Interview a number of attorneys. Ask questions and take notes. Call them and ask about their experience and expertise with family law. Also ask them about what kind of client they usually represent (primarily husbands or wives). Next, make sure you understand how they will bill you, whether by hourly fee or flat rate… and whether they require a retainer (a sizeable fee charged in advance). It’s common for divorce attorneys to provide a free consultation to discuss your specific situation and how they would approach your case.
Gather your financial information. If you opt to start divorce proceedings, you’ll be required to disclose your finances early in the process. Many states have a required financial disclosure statement form (it’s probably on the court website). Read through this to see the types of information that will be required.
What Not to Do
Don’t give a play-by-play of your divorce or even marital unrest on social media. Remember, if you post something online, it’s permanent and can be used against you. The same is true for emails. Before you act, take a second look at what you’re saying and decide if it’s worth it. Your spouse may use that email or web post against you in court.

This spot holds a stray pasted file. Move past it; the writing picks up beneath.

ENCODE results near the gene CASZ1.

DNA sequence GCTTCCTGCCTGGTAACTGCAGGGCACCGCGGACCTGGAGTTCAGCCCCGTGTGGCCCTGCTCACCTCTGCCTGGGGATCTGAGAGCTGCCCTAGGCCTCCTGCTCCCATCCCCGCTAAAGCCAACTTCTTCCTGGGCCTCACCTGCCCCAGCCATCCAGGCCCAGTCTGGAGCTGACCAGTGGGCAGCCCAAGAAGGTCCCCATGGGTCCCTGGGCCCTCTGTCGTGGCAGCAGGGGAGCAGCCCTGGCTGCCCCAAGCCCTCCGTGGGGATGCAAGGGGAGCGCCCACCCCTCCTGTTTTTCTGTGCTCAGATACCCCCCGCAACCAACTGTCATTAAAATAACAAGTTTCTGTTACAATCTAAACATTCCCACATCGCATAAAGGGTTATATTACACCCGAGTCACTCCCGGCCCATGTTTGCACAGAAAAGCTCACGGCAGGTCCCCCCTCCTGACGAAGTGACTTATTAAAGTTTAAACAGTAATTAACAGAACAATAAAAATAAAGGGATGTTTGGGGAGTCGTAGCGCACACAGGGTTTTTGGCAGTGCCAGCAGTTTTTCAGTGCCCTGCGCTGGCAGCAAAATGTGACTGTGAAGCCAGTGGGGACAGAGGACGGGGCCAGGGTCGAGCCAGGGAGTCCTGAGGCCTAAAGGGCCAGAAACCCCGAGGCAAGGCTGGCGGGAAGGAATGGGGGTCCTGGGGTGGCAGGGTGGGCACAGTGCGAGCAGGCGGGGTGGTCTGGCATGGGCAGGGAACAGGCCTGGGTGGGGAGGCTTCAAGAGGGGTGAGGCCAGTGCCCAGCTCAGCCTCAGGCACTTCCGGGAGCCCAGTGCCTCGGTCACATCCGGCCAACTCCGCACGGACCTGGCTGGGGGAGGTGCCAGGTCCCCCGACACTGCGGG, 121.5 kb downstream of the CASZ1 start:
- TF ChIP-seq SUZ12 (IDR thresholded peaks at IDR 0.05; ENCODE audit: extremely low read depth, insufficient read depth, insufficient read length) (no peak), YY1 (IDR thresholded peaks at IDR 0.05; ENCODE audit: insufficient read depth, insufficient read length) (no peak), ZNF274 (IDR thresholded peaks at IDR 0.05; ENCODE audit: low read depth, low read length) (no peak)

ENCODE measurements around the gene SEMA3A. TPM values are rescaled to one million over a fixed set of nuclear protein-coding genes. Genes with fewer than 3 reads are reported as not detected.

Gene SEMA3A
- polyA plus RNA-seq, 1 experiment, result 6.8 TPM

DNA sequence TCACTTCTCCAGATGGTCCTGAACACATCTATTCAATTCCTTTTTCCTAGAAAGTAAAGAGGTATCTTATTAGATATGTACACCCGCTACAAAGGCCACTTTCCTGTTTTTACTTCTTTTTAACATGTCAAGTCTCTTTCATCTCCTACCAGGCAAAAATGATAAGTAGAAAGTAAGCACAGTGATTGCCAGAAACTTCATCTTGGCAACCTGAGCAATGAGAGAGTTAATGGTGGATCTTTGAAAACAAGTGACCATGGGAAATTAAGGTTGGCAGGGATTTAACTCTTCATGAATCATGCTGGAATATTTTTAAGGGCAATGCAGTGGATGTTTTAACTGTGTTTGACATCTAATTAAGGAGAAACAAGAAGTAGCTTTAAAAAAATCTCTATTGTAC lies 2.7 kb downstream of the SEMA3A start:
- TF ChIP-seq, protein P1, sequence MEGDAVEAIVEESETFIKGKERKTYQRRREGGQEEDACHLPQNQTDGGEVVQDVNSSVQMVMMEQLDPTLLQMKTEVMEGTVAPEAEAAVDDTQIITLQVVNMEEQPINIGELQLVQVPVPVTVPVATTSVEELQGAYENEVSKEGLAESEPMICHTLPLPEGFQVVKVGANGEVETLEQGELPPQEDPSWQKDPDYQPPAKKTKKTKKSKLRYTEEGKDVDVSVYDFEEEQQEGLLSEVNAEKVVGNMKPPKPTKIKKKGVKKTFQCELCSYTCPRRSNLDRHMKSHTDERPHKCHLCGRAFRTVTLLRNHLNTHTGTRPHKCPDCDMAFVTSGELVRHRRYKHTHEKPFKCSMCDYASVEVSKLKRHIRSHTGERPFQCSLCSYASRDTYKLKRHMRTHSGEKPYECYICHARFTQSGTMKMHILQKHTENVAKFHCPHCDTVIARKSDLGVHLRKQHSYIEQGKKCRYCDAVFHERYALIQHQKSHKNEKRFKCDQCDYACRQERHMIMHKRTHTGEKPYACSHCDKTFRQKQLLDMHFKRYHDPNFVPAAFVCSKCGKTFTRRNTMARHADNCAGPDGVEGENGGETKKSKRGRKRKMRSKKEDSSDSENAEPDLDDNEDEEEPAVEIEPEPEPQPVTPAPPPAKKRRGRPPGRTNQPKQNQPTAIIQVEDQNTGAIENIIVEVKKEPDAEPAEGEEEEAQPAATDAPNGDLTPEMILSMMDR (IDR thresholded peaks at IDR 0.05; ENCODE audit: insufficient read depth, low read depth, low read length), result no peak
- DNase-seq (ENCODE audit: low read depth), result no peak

Don’t ask for or heed advice from family and friends. Of course, you’ll want to have a group that supports you during this time, but don’t let your family and friends to have too much control over you. Even with the best of intentions and your best interests at heart, family and friends can stir up emotions that could cloud your judgment. Your set of circumstances are different than your sister’s or your high school classmate’s—even if they say “that’s just what happened to me.” Use your family and friends for support but leave the legal issues and strategies to your attorney.
Contemplating divorce can be stressful, let alone moving forward and initiating the divorce process.
Do your homework and educate yourself on how divorce is handled in your state.
Remember to always stay calm (or try to!) and think before you act.
Kurt R. Mattson is the President of Union Legal Research. He is the former Director of Library Services and Continuing Education at Lionel Sawyer & Collins in Las Vegas. Prior to this, he worked at BNA and other legal publishers, spending a substantial portion of his career working for Thomson Reuters. He serves as a consultant for several businesses, law firms, and marketing companies.
Kurt received his JD from William Mitchell College of Law and his Masters of Law (LLM) from George Washington University. He received his Masters of Library Information Science (MLIS) from Wayne State University.
Kurt is the editor of Lexis’ BSA/AML Update, co-author of A.S. Pratt’s Mortgage Procedure Guide to Federal and State Compliance, and author of Fair Debt Collection Practices: Federal and State Law and Regulation. He is also a contributing author of Brady on Bank Checks. Kurt is also a contributor to other business and legal publications.